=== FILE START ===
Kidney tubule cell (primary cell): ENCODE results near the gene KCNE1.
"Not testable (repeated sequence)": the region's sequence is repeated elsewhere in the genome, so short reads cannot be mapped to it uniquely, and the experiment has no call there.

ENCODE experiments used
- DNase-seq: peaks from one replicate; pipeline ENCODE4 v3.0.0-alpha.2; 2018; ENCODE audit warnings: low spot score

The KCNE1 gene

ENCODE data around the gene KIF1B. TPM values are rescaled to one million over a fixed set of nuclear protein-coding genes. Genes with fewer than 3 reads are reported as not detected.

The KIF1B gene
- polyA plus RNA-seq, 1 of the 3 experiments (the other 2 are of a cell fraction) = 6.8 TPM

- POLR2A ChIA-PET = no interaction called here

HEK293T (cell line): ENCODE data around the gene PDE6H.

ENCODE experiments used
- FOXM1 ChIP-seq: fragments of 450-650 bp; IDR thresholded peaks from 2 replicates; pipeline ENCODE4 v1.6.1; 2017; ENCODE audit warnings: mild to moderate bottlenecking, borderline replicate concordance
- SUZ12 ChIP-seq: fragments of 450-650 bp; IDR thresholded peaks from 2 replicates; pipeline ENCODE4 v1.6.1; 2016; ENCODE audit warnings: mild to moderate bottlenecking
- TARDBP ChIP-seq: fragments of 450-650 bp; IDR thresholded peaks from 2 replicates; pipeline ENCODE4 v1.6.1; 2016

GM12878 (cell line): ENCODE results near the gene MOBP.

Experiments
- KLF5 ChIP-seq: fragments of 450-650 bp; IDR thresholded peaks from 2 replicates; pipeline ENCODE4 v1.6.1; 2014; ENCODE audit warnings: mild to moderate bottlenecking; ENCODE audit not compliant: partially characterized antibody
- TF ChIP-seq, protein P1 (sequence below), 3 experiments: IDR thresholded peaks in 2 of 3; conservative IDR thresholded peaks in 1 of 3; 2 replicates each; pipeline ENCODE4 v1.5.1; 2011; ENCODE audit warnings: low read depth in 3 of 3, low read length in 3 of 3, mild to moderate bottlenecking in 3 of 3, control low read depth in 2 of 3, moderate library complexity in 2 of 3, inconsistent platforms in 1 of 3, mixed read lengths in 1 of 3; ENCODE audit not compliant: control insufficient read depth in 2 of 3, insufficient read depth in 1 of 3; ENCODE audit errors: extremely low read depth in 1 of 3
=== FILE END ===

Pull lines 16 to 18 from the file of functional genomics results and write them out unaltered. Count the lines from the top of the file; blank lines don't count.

Experiments
- KLF5 ChIP-seq: fragments of 450-650 bp; IDR thresholded peaks from 2 replicates; pipeline ENCODE4 v1.6.1; 2014; ENCODE audit warnings: mild to moderate bottlenecking; ENCODE audit not compliant: partially characterized antibody
- TF ChIP-seq, protein P1 (sequence below), 3 experiments: IDR thresholded peaks in 2 of 3; conservative IDR thresholded peaks in 1 of 3; 2 replicates each; pipeline ENCODE4 v1.5.1; 2011; ENCODE audit warnings: low read depth in 3 of 3, low read length in 3 of 3, mild to moderate bottlenecking in 3 of 3, control low read depth in 2 of 3, moderate library complexity in 2 of 3, inconsistent platforms in 1 of 3, mixed read lengths in 1 of 3; ENCODE audit not compliant: control insufficient read depth in 2 of 3, insufficient read depth in 1 of 3; ENCODE audit errors: extremely low read depth in 1 of 3